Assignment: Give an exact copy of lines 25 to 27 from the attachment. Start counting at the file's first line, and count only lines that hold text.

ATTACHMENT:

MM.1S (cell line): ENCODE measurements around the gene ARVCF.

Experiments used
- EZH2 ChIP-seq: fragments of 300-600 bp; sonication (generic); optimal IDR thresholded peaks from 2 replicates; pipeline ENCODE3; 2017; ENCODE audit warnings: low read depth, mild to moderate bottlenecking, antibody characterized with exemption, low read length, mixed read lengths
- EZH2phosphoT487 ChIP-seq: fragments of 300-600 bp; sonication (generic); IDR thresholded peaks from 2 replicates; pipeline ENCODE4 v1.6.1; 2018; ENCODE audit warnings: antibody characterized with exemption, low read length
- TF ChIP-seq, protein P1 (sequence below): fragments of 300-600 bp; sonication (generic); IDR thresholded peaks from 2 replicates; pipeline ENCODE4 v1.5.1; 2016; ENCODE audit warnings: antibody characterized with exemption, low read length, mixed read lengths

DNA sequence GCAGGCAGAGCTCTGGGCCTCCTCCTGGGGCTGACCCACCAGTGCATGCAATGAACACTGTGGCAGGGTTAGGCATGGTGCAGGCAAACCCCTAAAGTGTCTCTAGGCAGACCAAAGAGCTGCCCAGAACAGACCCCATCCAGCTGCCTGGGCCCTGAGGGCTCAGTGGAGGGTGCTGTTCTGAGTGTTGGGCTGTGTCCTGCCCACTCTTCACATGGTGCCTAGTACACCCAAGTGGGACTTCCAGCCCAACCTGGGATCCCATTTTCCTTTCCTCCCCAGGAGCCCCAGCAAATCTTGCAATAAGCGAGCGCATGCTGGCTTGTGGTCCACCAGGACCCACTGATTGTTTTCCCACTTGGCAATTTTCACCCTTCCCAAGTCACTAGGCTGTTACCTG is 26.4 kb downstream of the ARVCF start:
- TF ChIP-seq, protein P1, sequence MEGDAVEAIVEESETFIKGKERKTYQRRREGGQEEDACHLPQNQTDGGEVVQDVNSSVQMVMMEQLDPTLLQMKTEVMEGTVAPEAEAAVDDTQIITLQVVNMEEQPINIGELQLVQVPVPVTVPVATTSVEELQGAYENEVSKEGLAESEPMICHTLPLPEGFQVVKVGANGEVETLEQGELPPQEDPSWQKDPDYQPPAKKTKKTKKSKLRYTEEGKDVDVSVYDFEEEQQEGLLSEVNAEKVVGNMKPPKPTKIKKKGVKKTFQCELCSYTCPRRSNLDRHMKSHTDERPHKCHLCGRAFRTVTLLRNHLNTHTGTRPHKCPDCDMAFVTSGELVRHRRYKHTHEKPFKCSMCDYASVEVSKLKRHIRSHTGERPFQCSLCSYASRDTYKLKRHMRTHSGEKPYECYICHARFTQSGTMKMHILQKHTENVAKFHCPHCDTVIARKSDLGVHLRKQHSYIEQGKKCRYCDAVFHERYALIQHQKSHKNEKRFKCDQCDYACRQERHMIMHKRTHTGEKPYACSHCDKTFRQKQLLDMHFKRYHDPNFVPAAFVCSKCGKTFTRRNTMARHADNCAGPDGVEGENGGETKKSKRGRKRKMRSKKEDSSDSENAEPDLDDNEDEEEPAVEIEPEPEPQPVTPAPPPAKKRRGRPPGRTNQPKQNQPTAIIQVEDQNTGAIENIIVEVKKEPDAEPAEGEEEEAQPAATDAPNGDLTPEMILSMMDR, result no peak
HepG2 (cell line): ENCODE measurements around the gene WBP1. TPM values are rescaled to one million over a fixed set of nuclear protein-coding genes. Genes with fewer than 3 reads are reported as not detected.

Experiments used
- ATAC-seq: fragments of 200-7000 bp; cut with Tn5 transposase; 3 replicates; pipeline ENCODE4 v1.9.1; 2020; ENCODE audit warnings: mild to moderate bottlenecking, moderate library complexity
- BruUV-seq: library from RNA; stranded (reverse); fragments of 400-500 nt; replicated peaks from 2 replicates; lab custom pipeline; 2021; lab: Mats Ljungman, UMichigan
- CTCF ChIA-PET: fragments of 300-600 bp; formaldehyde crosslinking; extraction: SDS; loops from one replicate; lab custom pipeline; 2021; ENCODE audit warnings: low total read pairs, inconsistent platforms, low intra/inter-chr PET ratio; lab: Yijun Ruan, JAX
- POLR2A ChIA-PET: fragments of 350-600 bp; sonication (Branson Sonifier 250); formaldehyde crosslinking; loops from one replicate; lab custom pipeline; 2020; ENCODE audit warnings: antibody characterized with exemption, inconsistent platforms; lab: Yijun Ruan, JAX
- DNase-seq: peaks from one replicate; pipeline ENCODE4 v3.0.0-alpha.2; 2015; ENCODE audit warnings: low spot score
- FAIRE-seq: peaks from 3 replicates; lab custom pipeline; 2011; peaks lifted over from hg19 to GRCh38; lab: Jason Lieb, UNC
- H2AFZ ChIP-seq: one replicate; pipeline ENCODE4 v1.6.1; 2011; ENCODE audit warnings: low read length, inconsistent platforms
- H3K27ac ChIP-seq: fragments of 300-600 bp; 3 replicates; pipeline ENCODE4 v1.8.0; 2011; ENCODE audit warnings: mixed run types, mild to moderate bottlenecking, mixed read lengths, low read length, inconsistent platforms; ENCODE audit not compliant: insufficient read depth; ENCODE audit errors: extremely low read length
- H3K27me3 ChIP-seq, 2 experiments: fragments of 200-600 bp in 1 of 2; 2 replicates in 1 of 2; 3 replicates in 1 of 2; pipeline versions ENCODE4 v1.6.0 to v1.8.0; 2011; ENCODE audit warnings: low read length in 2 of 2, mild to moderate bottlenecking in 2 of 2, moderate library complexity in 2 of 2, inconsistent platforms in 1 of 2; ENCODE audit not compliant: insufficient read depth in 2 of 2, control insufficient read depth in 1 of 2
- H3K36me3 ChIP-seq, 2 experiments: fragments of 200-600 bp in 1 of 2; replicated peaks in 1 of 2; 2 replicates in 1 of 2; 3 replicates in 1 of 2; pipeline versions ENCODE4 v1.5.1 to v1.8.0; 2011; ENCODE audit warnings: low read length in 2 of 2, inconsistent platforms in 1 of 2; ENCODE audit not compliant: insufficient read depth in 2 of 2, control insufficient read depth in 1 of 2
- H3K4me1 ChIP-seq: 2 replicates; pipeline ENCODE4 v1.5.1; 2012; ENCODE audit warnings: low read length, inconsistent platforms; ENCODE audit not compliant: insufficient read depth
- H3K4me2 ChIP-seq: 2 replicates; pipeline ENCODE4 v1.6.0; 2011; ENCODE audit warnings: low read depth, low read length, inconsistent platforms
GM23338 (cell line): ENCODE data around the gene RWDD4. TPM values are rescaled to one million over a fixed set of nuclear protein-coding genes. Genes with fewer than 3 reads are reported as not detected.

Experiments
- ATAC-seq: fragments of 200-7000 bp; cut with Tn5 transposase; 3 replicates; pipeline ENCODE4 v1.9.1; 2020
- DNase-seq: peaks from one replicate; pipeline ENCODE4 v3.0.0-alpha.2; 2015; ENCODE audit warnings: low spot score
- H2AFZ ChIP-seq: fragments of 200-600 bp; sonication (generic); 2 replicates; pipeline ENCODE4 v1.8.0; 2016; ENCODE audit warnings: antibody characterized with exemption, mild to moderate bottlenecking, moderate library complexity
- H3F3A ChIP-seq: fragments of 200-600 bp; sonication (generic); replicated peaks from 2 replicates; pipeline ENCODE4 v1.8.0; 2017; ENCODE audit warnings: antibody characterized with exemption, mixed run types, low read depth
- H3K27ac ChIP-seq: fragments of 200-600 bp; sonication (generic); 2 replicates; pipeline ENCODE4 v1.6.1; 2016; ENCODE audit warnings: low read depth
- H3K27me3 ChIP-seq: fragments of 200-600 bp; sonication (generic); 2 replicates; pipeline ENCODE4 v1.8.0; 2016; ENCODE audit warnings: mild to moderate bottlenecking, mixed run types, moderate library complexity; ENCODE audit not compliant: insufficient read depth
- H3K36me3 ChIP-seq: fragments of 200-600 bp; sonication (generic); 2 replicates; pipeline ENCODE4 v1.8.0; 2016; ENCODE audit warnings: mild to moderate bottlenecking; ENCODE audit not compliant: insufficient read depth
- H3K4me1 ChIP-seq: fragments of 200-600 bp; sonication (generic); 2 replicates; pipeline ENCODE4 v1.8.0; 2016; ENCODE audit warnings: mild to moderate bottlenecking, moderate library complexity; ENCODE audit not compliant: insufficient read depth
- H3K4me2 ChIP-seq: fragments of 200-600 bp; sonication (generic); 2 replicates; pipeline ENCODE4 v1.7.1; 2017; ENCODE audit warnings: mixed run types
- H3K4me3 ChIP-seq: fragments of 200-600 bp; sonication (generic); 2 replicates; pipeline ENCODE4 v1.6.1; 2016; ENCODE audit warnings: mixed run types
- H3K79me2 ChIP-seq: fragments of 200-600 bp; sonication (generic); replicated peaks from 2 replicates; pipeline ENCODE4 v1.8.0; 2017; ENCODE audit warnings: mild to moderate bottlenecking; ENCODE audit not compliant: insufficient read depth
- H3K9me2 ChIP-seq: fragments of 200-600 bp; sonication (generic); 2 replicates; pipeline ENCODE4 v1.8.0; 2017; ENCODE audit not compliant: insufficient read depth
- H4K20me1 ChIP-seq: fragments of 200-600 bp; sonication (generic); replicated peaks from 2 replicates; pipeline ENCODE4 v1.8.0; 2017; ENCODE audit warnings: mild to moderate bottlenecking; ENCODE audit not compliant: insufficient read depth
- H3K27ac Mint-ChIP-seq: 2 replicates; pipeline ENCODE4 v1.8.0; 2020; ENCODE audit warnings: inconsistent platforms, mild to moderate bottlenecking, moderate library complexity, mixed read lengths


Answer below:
- DNase-seq: peaks from one replicate; pipeline ENCODE4 v3.0.0-alpha.2; 2015; ENCODE audit warnings: low spot score
- H2AFZ ChIP-seq: fragments of 200-600 bp; sonication (generic); 2 replicates; pipeline ENCODE4 v1.8.0; 2016; ENCODE audit warnings: antibody characterized with exemption, mild to moderate bottlenecking, moderate library complexity
- H3F3A ChIP-seq: fragments of 200-600 bp; sonication (generic); replicated peaks from 2 replicates; pipeline ENCODE4 v1.8.0; 2017; ENCODE audit warnings: antibody characterized with exemption, mixed run types, low read depth